You can buy a piece of 7075 alloy 12" x 12" x 1.02 mm from OnLine metals:
http://www.onlinemetals.com/merchant.cfm?pid=10611&step=4&showunits=mm&id=916&top_cat=60
for the princely sum of US$11.13 +P&P. It will make 2 scrapers.
Bending as shown to stiffen - ingenuity, or get a local sheet metal worker to guillotine and bend for you.

If you want to be really really exotic you could use 0.5 mm 6Al4V titanium sheet, but I am not convinced you need to. The 7075 alloy has lasted me for years.

I use the big side as a spade, and the short side as a scraper when making a tent platform. I can use the big side or the end as a knife to chop into very hard snow to create blocks. To make this tent platform with one of these would have taken Sue and me about 15 minutes:
Tent showing corners
Scrape & dig, stomp, scrape & dig, stomp, shave the surface smooth, pitch tent.

Cheers

Edited by rcaffin on 02/17/2010 20:37:24 MST.

Robert Blean
(blean) - MLife

Locale: San Jose -- too far from Sierras
Re: Re: Re: Shovels - MYOG on 02/17/2010 20:51:54 MST Print View

Roger,

Intriguing gadget. I confess, I have no idea how large a volume of work that can reasonably do -- would it be reasonable for you to use it to carve out one of those palatial snow kitchens we have see photos of on this site?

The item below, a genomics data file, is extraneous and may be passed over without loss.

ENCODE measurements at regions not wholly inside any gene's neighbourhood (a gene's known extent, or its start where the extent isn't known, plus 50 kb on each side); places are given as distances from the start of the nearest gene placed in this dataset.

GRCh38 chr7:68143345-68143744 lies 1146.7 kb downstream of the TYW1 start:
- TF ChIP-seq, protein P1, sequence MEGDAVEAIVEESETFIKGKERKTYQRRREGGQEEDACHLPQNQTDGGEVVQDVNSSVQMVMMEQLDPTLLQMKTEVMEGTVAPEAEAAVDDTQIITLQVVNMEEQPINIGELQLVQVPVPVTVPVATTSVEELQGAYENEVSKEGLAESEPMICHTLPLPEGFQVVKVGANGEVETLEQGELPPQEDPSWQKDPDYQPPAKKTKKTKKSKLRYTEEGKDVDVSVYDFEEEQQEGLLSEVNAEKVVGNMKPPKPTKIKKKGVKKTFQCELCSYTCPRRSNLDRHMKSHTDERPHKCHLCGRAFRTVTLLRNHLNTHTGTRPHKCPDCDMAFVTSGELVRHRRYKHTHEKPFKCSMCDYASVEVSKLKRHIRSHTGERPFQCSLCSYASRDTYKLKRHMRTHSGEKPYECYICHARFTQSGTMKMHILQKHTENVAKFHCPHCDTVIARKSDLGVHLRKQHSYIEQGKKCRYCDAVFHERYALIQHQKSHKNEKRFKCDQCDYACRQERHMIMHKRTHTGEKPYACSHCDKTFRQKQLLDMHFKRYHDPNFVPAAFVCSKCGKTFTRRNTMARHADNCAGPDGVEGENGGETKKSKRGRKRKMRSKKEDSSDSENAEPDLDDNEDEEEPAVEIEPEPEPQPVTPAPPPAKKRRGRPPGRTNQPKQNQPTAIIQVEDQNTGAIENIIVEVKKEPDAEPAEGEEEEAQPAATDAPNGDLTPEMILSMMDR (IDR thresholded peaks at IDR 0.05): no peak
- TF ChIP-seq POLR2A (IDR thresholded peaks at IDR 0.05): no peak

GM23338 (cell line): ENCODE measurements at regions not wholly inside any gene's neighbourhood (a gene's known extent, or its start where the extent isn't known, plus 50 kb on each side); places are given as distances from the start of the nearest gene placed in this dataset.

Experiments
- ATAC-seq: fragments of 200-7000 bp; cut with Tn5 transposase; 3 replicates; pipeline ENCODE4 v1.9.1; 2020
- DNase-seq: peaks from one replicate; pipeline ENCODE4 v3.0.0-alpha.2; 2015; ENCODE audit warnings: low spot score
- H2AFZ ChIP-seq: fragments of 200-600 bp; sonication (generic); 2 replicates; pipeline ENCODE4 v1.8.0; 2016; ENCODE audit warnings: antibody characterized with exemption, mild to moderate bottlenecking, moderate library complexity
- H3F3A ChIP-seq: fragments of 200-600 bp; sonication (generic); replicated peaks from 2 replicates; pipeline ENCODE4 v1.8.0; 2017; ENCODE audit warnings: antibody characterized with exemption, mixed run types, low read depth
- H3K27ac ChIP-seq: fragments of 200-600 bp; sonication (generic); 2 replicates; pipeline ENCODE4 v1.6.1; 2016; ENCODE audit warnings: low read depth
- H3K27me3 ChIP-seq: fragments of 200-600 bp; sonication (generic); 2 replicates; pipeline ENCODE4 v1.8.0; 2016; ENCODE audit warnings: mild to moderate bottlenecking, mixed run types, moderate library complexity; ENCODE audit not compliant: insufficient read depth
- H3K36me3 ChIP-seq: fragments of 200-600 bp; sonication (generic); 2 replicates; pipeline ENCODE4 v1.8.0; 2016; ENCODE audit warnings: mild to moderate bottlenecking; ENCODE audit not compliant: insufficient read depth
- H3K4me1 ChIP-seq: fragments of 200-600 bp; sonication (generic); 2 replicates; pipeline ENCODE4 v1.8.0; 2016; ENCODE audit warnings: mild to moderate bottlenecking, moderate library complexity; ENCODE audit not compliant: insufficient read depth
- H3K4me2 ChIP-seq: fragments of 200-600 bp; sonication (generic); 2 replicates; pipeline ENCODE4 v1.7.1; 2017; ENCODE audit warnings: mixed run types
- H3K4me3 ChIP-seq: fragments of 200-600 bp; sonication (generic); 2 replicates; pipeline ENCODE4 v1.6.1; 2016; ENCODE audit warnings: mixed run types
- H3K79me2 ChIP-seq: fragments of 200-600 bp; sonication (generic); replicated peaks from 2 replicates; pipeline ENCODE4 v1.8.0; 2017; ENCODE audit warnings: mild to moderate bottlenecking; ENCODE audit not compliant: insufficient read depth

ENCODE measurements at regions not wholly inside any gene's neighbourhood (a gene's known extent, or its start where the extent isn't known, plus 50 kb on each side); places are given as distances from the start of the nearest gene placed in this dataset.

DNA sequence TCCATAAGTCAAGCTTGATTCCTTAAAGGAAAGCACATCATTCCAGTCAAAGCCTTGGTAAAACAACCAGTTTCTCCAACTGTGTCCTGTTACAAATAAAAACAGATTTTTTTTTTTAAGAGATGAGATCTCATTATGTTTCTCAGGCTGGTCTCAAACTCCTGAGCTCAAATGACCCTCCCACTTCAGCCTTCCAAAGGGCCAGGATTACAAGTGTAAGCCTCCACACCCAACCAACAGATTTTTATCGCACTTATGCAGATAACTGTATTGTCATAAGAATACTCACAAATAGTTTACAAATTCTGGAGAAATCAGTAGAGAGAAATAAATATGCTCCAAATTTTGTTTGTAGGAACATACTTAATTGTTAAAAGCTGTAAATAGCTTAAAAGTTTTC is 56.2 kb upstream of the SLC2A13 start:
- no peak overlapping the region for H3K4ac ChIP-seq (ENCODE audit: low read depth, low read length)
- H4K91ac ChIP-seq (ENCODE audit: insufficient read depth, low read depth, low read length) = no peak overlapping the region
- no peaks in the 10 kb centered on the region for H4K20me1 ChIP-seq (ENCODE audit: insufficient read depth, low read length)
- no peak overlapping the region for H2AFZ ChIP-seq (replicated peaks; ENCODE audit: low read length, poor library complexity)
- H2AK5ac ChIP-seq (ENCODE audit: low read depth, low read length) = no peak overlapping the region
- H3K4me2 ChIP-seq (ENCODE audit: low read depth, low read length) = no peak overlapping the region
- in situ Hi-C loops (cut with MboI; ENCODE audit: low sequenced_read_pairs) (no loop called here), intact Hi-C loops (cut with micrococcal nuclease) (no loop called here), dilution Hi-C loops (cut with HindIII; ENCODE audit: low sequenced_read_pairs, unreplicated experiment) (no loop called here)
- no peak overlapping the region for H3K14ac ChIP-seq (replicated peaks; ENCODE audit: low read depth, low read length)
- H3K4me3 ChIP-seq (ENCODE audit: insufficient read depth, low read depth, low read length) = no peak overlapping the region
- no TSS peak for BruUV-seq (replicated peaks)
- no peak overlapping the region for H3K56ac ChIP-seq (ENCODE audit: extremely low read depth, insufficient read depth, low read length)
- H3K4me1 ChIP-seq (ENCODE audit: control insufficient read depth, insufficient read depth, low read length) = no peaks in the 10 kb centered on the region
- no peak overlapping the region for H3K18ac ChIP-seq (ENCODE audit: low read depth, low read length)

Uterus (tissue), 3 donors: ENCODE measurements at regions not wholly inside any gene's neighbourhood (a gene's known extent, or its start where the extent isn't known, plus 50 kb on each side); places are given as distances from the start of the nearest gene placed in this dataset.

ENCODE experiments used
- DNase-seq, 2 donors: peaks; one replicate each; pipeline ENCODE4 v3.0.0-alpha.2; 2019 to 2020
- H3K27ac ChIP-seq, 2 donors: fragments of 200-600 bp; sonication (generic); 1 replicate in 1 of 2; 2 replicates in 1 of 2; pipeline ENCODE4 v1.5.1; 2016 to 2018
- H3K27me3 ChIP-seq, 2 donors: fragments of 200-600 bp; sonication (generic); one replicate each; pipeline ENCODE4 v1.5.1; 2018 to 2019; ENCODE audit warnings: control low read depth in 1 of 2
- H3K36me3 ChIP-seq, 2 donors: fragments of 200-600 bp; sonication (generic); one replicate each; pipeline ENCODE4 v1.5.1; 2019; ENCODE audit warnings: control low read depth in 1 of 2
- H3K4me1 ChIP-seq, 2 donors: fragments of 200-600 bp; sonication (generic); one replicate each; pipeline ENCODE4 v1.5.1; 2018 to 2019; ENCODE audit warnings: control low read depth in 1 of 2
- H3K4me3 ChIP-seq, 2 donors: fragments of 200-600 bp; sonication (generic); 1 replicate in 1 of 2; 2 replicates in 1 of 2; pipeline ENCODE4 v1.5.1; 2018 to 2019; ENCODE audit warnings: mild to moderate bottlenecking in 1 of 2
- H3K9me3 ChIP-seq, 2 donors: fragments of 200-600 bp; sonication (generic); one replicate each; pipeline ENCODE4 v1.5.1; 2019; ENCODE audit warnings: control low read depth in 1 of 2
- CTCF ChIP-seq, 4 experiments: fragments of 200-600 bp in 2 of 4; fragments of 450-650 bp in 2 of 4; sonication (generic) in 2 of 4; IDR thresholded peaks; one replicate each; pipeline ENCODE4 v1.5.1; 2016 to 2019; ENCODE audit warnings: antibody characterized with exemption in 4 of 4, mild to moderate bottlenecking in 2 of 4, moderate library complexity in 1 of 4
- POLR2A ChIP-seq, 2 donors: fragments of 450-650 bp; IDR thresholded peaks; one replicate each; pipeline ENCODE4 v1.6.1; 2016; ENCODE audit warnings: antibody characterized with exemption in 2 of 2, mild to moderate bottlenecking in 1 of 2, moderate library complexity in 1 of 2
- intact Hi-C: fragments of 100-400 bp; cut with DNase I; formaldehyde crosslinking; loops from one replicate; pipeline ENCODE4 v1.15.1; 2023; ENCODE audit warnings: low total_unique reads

-- Bob

Roger Caffin
(rcaffin) - BPL Staff - MLife

Locale: Wollemi & Kosciusko NPs, Europe
Re: Re: Re: Re: Shovels - MYOG on 02/17/2010 23:17:07 MST Print View

> would it be reasonable for you to use it to carve out one of those palatial snow
> kitchens we have see photos of on this site?

No matter what size backhoe you have, there is always a job which is too big for it. :-)

If you are talking about a kitchen pit for 2 - 3 people, I would say no worries. If you want to accommodate 10 people (and I have seen a photo with that many around the 'table'!), then I would suggest you might need several of them wielded by several people.

However, I never even bother with a 'kitchen'. Too much effort. I sprawl in comfort on my airmat inside my tent and cook in the vestibule in great comfort.

Getting back to the thread - one of these should serve Andrew quite well imho, unless he wants to dig a huge snow cave. But snow caves and high speed travel are not compatible.

Cheers

Edited by rcaffin on 02/17/2010 23:18:24 MST.